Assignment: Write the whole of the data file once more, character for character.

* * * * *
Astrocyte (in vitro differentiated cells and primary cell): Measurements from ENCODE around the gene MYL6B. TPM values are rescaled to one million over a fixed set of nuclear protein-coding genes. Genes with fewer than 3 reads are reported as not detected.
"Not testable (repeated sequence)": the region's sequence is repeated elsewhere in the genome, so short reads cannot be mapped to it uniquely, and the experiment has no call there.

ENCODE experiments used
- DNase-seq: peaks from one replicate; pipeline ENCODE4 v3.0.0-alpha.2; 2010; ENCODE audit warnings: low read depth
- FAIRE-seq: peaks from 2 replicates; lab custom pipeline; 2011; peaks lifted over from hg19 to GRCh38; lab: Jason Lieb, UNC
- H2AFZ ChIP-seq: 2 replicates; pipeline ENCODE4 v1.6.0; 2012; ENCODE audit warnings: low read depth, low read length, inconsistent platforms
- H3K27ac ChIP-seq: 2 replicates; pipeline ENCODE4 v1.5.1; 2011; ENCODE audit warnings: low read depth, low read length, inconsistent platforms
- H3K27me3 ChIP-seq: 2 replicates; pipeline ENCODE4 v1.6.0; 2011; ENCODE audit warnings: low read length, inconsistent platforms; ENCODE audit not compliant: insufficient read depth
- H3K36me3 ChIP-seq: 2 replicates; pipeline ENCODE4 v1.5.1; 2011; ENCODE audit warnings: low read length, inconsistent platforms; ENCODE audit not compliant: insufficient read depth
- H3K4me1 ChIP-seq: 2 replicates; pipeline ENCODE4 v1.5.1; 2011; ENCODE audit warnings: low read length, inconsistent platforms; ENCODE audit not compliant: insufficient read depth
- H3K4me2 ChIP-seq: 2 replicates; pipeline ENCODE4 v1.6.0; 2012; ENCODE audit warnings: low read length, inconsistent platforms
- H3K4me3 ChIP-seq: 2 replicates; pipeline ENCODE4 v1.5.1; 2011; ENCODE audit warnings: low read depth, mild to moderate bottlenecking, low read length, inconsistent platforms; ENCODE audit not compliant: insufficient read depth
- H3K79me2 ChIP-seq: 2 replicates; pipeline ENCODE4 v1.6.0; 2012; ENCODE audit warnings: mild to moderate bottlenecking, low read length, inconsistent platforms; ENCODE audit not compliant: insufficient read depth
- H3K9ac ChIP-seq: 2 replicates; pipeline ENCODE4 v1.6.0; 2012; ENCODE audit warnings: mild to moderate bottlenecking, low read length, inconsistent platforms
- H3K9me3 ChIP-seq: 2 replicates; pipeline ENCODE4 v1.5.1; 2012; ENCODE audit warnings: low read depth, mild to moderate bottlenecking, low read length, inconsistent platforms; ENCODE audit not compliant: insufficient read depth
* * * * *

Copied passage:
Astrocyte (in vitro differentiated cells and primary cell): Measurements from ENCODE around the gene MYL6B. TPM values are rescaled to one million over a fixed set of nuclear protein-coding genes. Genes with fewer than 3 reads are reported as not detected.
"Not testable (repeated sequence)": the region's sequence is repeated elsewhere in the genome, so short reads cannot be mapped to it uniquely, and the experiment has no call there.

ENCODE experiments used
- DNase-seq: peaks from one replicate; pipeline ENCODE4 v3.0.0-alpha.2; 2010; ENCODE audit warnings: low read depth
- FAIRE-seq: peaks from 2 replicates; lab custom pipeline; 2011; peaks lifted over from hg19 to GRCh38; lab: Jason Lieb, UNC
- H2AFZ ChIP-seq: 2 replicates; pipeline ENCODE4 v1.6.0; 2012; ENCODE audit warnings: low read depth, low read length, inconsistent platforms
- H3K27ac ChIP-seq: 2 replicates; pipeline ENCODE4 v1.5.1; 2011; ENCODE audit warnings: low read depth, low read length, inconsistent platforms
- H3K27me3 ChIP-seq: 2 replicates; pipeline ENCODE4 v1.6.0; 2011; ENCODE audit warnings: low read length, inconsistent platforms; ENCODE audit not compliant: insufficient read depth
- H3K36me3 ChIP-seq: 2 replicates; pipeline ENCODE4 v1.5.1; 2011; ENCODE audit warnings: low read length, inconsistent platforms; ENCODE audit not compliant: insufficient read depth
- H3K4me1 ChIP-seq: 2 replicates; pipeline ENCODE4 v1.5.1; 2011; ENCODE audit warnings: low read length, inconsistent platforms; ENCODE audit not compliant: insufficient read depth
- H3K4me2 ChIP-seq: 2 replicates; pipeline ENCODE4 v1.6.0; 2012; ENCODE audit warnings: low read length, inconsistent platforms
- H3K4me3 ChIP-seq: 2 replicates; pipeline ENCODE4 v1.5.1; 2011; ENCODE audit warnings: low read depth, mild to moderate bottlenecking, low read length, inconsistent platforms; ENCODE audit not compliant: insufficient read depth
- H3K79me2 ChIP-seq: 2 replicates; pipeline ENCODE4 v1.6.0; 2012; ENCODE audit warnings: mild to moderate bottlenecking, low read length, inconsistent platforms; ENCODE audit not compliant: insufficient read depth
- H3K9ac ChIP-seq: 2 replicates; pipeline ENCODE4 v1.6.0; 2012; ENCODE audit warnings: mild to moderate bottlenecking, low read length, inconsistent platforms
- H3K9me3 ChIP-seq: 2 replicates; pipeline ENCODE4 v1.5.1; 2012; ENCODE audit warnings: low read depth, mild to moderate bottlenecking, low read length, inconsistent platforms; ENCODE audit not compliant: insufficient read depth